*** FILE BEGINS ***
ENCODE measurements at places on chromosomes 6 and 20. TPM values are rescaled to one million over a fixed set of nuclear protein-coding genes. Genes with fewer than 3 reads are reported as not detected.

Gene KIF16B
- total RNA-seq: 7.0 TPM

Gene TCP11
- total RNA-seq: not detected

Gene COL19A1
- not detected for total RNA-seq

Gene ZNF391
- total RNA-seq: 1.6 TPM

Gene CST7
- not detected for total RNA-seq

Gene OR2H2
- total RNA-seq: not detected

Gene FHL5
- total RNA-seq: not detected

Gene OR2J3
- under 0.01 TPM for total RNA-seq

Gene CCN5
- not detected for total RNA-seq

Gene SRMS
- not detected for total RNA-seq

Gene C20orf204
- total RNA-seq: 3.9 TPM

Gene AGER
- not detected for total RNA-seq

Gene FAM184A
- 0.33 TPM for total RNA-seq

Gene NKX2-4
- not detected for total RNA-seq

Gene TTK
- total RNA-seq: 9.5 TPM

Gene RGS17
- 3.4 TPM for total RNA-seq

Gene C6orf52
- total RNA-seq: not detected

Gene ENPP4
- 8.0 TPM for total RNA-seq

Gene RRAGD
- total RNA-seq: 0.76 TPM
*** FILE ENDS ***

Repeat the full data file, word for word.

ENCODE measurements at places on chromosomes 6 and 20. TPM values are rescaled to one million over a fixed set of nuclear protein-coding genes. Genes with fewer than 3 reads are reported as not detected.

Gene KIF16B
- total RNA-seq: 7.0 TPM

Gene TCP11
- total RNA-seq: not detected

Gene COL19A1
- not detected for total RNA-seq

Gene ZNF391
- total RNA-seq: 1.6 TPM

Gene CST7
- not detected for total RNA-seq

Gene OR2H2
- total RNA-seq: not detected

Gene FHL5
- total RNA-seq: not detected

Gene OR2J3
- under 0.01 TPM for total RNA-seq

Gene CCN5
- not detected for total RNA-seq

Gene SRMS
- not detected for total RNA-seq

Gene C20orf204
- total RNA-seq: 3.9 TPM

Gene AGER
- not detected for total RNA-seq

Gene FAM184A
- 0.33 TPM for total RNA-seq

Gene NKX2-4
- not detected for total RNA-seq

Gene TTK
- total RNA-seq: 9.5 TPM

Gene RGS17
- 3.4 TPM for total RNA-seq

Gene C6orf52
- total RNA-seq: not detected

Gene ENPP4
- 8.0 TPM for total RNA-seq

Gene RRAGD
- total RNA-seq: 0.76 TPM